Gov. Greg Abbott gave a “state of the state” speech and put out a budget proposal today that left much to be desired. Responding to the governor’s education budget and policy ideas, Texas AFT President Louis Malfaro offered him some advice: “There are no shortcuts to great schools—investing in what works will help Texas become the best.”
In a statement to the press, President Malfaro expanded on that theme:
Gov. Greg Abbott said today he wanted Texas to have the best education system in America, but his specific education and budget priorities would guarantee continued underfunding of our public schools while recycling some failed proposals from past legislative sessions that would not improve our schools.
The bright spot for public education was his emphasis on some increased funding for pre-K and K-3. Abbott’s general plan for investing in pre-K sounds worthy, but his dollar amount falls way short of what’s needed for pre-K expansion in Texas. Recall that the Legislature completely axed $200 million in pre-K grants in 2011, and then it only restored $30 million in 2013. So the governor’s plan to put $118 million into pre-K programs doesn’t even get us back to the level of investment in 2011 and falls far short of the level needed to make full-day pre-K accessible to all students.
On other key education issues, the governor’s priorities would lead away from excellence. Giving campuses A-F ratings will not give students at struggling schools the help they need; it will only add community-wide stigma to underlying economic disadvantage.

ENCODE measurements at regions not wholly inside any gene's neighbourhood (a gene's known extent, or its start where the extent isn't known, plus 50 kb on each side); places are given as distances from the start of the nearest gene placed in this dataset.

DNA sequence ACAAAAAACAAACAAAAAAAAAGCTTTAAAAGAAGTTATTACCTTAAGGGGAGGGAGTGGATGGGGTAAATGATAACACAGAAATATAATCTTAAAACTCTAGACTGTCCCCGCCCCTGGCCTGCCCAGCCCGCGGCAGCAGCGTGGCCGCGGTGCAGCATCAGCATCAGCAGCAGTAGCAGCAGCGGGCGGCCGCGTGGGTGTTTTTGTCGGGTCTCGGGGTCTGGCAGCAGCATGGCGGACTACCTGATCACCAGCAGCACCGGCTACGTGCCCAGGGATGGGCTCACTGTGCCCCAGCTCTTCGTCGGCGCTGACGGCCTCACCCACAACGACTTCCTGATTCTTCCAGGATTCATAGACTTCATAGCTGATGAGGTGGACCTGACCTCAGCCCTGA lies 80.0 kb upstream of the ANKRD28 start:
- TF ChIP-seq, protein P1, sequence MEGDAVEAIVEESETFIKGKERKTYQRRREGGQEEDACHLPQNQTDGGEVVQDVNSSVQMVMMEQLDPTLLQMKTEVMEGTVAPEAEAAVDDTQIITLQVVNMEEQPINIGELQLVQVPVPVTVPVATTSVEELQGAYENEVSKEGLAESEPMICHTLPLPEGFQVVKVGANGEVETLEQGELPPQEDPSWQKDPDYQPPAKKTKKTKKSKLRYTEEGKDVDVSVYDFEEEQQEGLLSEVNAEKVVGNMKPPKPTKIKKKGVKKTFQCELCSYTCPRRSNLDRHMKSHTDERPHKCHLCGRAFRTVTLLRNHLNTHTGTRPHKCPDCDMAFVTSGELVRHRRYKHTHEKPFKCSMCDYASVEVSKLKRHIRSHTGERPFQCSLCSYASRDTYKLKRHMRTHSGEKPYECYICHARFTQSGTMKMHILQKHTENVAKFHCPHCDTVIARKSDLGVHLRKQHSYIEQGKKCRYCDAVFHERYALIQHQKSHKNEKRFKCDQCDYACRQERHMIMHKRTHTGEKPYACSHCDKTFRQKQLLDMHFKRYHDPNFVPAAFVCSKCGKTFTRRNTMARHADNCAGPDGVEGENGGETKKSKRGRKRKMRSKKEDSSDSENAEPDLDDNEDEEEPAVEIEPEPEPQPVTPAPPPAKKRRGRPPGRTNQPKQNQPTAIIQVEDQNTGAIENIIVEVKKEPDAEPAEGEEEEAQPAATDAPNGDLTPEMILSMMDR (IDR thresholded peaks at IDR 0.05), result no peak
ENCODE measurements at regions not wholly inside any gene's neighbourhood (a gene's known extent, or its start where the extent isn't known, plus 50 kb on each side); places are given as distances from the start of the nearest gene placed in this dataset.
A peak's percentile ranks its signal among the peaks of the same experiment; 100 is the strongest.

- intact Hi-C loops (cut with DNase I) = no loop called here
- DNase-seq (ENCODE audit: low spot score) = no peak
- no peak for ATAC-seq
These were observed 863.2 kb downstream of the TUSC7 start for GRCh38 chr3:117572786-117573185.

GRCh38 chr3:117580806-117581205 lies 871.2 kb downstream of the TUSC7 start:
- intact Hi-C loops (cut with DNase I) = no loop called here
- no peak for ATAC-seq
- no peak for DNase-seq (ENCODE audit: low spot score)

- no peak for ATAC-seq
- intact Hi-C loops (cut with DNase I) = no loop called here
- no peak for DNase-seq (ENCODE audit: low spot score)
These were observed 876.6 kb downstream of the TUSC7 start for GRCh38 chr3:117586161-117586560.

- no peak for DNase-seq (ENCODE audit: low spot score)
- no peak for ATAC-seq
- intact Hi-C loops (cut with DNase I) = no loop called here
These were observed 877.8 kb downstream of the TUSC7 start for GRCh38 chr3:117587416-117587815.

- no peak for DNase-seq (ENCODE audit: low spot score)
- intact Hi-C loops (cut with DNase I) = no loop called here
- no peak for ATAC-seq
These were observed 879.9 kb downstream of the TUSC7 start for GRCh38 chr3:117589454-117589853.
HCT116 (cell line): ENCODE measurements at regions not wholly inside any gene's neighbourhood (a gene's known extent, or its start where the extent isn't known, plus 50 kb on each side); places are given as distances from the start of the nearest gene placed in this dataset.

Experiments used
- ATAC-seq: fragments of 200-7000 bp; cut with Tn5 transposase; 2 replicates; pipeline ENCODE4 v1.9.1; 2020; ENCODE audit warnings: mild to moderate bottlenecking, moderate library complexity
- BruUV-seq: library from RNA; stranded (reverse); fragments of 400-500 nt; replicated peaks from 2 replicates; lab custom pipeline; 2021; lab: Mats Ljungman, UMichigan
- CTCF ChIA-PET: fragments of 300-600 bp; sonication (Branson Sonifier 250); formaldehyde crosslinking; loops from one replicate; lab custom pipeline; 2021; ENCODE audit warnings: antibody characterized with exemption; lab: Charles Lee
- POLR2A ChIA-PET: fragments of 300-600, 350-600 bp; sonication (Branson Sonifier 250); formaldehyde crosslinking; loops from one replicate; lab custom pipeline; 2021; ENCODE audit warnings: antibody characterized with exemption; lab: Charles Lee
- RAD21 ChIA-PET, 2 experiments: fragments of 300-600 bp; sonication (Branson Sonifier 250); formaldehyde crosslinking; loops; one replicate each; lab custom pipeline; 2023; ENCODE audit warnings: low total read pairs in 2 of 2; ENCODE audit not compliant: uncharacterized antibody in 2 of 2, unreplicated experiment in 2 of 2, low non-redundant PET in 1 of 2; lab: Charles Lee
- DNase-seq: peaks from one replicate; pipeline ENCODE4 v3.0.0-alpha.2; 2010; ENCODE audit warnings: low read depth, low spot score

The rhetoric of parent empowerment would mask the reality of corporate “charterization” of neighborhood public schools. An “achievement school district” would be the vehicle for top-down takeover of neighborhood schools dictated from Austin. Emphasizing online instruction for low-performing students would do them a disservice, judging by research and experience nationwide.
And encouraging school districts to opt out of compliance with the education code’s safeguards of educational quality, such as class-size limits in grades K-4, would hurt Texas students.
All these proposals have failed deservedly in prior legislative sessions. We urge lawmakers instead to try a proven, cost-effective approach to school improvement—the community-school model. This “all hands on deck” approach pulls together parents, faculty and staff, and community partners in designing and implementing their own, home-grown plan for improving their neighborhood school, turning it into a community hub for coordinated educational, health, and social services to students and their families.
The governor made no mention of the billions of dollars that would be required to meet state standards of equity and adequacy. That money is available now in the state revenue stream, if the governor and legislators have the will to use it. Instead, Gov. Abbott’s priority is cutting the business franchise tax by $2 billion and cutting property taxes by $2.2 billion (much of the latter also for the benefit of business interests).